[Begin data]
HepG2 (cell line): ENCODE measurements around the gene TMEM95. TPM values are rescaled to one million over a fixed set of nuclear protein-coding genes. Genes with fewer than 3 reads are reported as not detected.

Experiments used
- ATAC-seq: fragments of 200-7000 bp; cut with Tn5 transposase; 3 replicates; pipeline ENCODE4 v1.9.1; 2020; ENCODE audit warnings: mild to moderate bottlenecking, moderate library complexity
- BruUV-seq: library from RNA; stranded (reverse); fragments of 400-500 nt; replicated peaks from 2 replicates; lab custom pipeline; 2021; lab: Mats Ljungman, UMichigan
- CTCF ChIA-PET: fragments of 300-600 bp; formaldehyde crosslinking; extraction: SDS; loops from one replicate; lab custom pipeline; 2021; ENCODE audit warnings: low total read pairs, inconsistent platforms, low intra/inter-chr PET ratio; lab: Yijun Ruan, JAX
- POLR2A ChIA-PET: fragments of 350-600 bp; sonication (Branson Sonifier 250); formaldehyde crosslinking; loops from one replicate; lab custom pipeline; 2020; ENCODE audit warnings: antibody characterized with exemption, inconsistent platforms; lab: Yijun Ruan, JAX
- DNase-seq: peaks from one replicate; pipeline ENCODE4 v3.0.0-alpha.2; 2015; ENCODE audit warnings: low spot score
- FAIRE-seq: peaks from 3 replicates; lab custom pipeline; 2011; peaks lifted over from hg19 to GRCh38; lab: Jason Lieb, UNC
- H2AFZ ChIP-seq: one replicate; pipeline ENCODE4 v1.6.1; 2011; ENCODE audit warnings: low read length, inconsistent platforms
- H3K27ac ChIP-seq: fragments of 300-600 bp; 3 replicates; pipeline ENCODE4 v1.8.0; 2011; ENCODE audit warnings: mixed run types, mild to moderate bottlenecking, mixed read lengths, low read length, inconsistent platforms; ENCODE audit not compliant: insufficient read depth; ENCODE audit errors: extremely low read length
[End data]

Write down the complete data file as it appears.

HepG2 (cell line): ENCODE measurements around the gene TMEM95. TPM values are rescaled to one million over a fixed set of nuclear protein-coding genes. Genes with fewer than 3 reads are reported as not detected.

Experiments used
- ATAC-seq: fragments of 200-7000 bp; cut with Tn5 transposase; 3 replicates; pipeline ENCODE4 v1.9.1; 2020; ENCODE audit warnings: mild to moderate bottlenecking, moderate library complexity
- BruUV-seq: library from RNA; stranded (reverse); fragments of 400-500 nt; replicated peaks from 2 replicates; lab custom pipeline; 2021; lab: Mats Ljungman, UMichigan
- CTCF ChIA-PET: fragments of 300-600 bp; formaldehyde crosslinking; extraction: SDS; loops from one replicate; lab custom pipeline; 2021; ENCODE audit warnings: low total read pairs, inconsistent platforms, low intra/inter-chr PET ratio; lab: Yijun Ruan, JAX
- POLR2A ChIA-PET: fragments of 350-600 bp; sonication (Branson Sonifier 250); formaldehyde crosslinking; loops from one replicate; lab custom pipeline; 2020; ENCODE audit warnings: antibody characterized with exemption, inconsistent platforms; lab: Yijun Ruan, JAX
- DNase-seq: peaks from one replicate; pipeline ENCODE4 v3.0.0-alpha.2; 2015; ENCODE audit warnings: low spot score
- FAIRE-seq: peaks from 3 replicates; lab custom pipeline; 2011; peaks lifted over from hg19 to GRCh38; lab: Jason Lieb, UNC
- H2AFZ ChIP-seq: one replicate; pipeline ENCODE4 v1.6.1; 2011; ENCODE audit warnings: low read length, inconsistent platforms
- H3K27ac ChIP-seq: fragments of 300-600 bp; 3 replicates; pipeline ENCODE4 v1.8.0; 2011; ENCODE audit warnings: mixed run types, mild to moderate bottlenecking, mixed read lengths, low read length, inconsistent platforms; ENCODE audit not compliant: insufficient read depth; ENCODE audit errors: extremely low read length